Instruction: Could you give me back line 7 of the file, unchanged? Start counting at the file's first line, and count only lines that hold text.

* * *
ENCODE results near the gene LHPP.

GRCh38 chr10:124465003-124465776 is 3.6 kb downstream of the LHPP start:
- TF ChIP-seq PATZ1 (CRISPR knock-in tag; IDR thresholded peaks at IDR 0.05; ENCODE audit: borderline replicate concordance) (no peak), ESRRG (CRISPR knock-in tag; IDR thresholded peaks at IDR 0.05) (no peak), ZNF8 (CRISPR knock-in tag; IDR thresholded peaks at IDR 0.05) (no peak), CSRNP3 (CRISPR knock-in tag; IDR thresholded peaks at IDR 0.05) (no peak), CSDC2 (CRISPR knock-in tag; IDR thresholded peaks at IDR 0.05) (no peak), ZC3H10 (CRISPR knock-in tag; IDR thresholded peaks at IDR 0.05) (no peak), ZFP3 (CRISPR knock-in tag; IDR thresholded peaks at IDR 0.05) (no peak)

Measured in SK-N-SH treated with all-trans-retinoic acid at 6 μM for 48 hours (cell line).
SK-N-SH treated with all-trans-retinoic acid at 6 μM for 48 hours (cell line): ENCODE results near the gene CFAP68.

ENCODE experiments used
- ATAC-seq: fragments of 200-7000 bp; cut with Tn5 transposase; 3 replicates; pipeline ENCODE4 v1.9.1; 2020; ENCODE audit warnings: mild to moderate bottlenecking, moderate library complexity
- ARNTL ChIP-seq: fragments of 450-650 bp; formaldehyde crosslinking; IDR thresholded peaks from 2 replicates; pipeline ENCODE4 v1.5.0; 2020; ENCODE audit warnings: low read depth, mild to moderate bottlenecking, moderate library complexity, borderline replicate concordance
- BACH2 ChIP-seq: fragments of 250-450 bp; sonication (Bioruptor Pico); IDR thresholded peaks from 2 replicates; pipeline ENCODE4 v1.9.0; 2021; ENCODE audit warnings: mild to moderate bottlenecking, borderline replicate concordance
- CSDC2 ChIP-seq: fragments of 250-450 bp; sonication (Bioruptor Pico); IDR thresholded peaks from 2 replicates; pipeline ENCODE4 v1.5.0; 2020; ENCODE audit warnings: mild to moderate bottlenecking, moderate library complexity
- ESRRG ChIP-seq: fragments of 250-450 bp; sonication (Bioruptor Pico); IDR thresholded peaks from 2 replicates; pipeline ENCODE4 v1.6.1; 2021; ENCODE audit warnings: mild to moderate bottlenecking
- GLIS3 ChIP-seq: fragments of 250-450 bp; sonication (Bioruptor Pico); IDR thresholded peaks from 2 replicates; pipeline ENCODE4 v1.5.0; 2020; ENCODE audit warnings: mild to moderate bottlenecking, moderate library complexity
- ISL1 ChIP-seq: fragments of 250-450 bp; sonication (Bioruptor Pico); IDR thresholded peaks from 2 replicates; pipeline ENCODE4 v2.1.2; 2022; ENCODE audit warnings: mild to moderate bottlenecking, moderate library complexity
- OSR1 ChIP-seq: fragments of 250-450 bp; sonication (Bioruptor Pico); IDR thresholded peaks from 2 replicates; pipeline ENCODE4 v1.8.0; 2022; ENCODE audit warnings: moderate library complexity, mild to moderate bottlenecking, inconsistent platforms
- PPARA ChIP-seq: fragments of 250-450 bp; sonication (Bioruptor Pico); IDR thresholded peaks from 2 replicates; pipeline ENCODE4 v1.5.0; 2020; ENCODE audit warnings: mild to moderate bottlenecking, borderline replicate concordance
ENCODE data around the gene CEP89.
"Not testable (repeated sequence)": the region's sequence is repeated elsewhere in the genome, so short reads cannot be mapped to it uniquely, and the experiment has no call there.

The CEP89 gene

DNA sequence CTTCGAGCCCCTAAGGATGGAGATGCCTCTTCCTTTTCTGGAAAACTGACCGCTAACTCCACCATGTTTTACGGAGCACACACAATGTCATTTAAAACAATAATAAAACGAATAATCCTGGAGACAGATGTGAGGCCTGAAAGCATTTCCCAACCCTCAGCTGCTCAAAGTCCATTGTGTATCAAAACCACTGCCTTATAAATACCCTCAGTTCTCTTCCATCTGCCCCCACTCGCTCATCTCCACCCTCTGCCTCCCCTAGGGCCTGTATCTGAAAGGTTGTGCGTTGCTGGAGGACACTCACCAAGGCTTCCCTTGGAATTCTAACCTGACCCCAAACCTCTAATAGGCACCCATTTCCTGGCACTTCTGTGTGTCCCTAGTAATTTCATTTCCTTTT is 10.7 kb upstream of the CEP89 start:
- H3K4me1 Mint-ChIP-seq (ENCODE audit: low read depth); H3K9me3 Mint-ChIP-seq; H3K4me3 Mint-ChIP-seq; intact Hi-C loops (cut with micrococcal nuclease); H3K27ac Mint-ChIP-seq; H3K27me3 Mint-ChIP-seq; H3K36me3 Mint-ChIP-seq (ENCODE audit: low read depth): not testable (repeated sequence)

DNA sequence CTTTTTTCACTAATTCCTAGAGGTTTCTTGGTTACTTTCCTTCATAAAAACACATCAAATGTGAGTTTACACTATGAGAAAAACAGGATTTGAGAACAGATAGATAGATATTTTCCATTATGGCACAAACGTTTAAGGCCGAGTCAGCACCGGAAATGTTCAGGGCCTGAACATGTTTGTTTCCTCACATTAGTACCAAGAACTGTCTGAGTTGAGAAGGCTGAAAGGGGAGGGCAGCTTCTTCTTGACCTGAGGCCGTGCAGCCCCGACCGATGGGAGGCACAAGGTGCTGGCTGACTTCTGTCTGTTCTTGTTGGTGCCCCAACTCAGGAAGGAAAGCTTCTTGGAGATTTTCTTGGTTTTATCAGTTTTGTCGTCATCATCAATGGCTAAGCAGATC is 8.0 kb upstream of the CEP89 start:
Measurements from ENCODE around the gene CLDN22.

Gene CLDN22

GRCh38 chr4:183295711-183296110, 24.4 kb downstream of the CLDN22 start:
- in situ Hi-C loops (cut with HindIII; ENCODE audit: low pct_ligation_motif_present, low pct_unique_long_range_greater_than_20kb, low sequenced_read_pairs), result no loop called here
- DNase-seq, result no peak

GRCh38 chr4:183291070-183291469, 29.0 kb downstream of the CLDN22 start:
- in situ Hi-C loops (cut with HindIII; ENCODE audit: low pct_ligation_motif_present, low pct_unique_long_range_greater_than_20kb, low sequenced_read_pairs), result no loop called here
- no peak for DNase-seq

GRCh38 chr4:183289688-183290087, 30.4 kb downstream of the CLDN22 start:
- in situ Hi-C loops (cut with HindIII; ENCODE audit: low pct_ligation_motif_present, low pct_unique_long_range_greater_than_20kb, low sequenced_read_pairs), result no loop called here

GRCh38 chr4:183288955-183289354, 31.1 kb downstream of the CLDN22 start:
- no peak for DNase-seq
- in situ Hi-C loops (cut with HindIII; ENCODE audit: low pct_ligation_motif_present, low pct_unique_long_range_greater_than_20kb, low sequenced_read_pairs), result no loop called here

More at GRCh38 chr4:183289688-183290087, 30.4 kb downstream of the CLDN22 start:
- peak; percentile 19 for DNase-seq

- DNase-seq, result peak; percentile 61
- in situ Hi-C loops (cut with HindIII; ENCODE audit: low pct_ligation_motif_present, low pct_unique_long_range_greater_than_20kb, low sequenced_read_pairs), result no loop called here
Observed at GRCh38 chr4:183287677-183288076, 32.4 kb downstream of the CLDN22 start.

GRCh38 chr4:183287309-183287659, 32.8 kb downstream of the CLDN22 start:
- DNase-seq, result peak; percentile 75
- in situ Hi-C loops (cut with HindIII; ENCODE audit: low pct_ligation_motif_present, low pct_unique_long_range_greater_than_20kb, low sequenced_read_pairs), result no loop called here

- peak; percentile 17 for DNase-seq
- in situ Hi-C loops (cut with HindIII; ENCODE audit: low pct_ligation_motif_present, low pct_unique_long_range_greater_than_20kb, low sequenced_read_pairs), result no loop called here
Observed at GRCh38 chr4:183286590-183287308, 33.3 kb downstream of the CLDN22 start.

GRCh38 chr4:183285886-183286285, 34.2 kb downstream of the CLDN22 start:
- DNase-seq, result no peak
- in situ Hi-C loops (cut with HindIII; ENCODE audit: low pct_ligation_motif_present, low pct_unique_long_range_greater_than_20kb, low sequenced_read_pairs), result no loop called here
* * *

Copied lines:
- ATAC-seq: fragments of 200-7000 bp; cut with Tn5 transposase; 3 replicates; pipeline ENCODE4 v1.9.1; 2020; ENCODE audit warnings: mild to moderate bottlenecking, moderate library complexity